CAMBRIDGE – As the United States enters the home stretch of the 2020 presidential election campaign, and with neither party’s nominating convention featuring much discussion of foreign policy, the contest between President Donald Trump and Joe Biden apparently will be waged mainly on the battleground of domestic issues. In the long run, however, historians will ask whether Trump’s presidency was a major turning point in America’s role in the world, or just a minor historical accident.
At a time when US President Donald Trump has run through four national security advisers in four years, and seems unable to distinguish national interest from his personal interest, Brent Scowcroft's legacy is more relevant than ever.
CAMBRIDGE – Since 2017, America’s National Security Strategy has focused on great power competition, and today much of Washington is busy portraying our relationship with China as a new cold war. Obviously, great power competition remains a crucial aspect of foreign policy, but we must not let it obscure the growing transnational security threats that technology is putting on the agenda.
CAMBRIDGE – In my recent study of 14 presidents since 1945, Do Morals Matter, I found that Americans want a moral foreign policy, but have been torn over what that means. Americans often see their country as exceptional because we define our identity not by ethnicity, but rather by ideas about a liberal vision of a society and way of life based on political, economic, and cultural freedom. President Donald Trump’s administration has departed from that tradition.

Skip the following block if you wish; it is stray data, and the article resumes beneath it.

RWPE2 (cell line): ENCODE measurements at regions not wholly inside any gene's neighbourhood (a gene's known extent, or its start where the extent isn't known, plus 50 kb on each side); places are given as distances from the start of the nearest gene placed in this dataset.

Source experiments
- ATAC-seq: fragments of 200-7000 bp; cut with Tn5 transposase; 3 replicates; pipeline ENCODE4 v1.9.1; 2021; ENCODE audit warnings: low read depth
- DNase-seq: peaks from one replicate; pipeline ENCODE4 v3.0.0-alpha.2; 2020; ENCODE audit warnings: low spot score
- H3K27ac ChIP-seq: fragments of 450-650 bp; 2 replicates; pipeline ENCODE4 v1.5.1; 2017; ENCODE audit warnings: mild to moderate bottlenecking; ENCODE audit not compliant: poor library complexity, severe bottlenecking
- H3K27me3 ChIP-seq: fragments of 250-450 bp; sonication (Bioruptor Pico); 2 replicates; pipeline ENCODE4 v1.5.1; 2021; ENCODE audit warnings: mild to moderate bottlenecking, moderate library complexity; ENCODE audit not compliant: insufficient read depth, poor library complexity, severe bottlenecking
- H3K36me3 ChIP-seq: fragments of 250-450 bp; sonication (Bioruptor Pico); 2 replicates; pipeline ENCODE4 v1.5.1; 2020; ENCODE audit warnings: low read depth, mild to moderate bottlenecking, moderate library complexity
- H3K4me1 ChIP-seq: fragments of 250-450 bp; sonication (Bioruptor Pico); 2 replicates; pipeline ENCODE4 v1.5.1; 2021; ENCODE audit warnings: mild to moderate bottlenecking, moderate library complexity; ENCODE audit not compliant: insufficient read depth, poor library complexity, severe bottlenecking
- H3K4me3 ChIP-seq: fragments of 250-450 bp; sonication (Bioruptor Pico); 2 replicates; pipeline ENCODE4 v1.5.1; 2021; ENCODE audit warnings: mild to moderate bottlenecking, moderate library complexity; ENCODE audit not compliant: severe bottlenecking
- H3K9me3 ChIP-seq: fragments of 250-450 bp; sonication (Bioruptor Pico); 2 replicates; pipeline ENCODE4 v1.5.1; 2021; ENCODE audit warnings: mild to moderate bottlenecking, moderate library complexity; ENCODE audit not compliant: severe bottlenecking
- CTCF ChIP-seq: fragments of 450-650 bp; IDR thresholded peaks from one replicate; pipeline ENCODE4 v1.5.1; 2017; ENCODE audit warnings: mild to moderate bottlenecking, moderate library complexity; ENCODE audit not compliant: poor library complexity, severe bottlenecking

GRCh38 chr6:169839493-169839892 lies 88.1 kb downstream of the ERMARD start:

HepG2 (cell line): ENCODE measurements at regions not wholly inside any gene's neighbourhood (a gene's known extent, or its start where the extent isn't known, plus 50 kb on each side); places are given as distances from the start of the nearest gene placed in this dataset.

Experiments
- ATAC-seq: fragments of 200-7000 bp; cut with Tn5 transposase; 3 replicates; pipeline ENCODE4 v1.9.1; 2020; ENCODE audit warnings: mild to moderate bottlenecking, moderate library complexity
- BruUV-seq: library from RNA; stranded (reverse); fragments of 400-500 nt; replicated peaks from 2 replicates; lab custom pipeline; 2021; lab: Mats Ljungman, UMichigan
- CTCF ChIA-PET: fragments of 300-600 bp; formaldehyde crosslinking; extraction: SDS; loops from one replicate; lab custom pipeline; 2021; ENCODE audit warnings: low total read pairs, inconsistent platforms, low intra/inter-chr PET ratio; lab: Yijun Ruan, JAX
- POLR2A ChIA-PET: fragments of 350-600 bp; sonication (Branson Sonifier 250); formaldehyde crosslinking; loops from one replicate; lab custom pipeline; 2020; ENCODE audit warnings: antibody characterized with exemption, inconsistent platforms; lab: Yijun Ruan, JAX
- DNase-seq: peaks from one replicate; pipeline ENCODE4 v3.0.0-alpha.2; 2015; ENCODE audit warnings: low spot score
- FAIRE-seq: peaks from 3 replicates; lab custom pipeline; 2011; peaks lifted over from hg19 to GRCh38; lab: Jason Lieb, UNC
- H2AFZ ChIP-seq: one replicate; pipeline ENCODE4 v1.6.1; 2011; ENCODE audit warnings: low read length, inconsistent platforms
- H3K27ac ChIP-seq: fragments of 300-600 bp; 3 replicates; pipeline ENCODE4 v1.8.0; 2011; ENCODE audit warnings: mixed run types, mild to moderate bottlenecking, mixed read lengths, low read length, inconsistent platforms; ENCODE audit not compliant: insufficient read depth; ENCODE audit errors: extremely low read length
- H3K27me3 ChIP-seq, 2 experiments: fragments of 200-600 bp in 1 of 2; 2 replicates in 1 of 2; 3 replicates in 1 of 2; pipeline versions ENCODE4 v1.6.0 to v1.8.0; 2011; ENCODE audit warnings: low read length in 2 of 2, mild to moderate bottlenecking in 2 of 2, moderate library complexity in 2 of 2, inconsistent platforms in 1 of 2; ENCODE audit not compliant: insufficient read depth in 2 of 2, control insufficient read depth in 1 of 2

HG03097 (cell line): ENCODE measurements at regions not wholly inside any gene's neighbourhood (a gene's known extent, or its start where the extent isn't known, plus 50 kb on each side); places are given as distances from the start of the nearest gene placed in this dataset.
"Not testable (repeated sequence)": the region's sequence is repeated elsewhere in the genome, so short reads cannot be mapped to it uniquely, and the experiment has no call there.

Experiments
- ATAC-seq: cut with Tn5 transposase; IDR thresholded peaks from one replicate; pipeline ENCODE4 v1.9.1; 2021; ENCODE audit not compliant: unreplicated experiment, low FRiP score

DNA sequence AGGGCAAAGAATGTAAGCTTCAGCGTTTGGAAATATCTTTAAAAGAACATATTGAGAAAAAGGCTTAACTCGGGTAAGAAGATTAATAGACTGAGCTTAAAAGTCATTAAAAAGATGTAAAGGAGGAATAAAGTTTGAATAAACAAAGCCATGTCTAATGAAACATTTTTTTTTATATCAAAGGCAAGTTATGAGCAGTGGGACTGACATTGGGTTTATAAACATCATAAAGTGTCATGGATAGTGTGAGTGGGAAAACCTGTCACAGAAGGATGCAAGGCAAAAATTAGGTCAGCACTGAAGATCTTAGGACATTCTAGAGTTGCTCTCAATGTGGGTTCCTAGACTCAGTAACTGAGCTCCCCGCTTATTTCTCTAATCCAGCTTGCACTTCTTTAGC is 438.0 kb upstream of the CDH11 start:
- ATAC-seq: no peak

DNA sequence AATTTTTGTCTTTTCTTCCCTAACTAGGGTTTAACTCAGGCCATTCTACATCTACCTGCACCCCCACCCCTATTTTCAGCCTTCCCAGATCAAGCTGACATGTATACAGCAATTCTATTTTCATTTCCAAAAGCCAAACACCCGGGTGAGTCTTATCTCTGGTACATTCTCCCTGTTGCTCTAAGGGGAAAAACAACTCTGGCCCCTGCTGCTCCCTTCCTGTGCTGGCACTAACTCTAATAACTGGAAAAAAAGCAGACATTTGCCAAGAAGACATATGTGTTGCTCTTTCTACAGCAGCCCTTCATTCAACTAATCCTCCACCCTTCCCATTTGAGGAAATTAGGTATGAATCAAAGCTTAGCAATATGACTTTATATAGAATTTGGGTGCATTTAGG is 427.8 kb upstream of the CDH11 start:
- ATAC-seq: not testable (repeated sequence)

CAMBRIDGE – COVID-19 is confronting humanity with its most severe test since 1918 when an
influenza pandemic killed more people than died in World War I. Yet the top leaders of the world’s two largest economies, China and the United States, have failed the first round.
CAMBRIDGE – In little more than a generation, the Internet has become a vital substrate for economic, social, and political interactions, and it has unlocked enormous gains. Along with greater interdependence, however, come vulnerability and conflict. Attacks by states and non-state actors have increased, threatening the stability of cyberspace.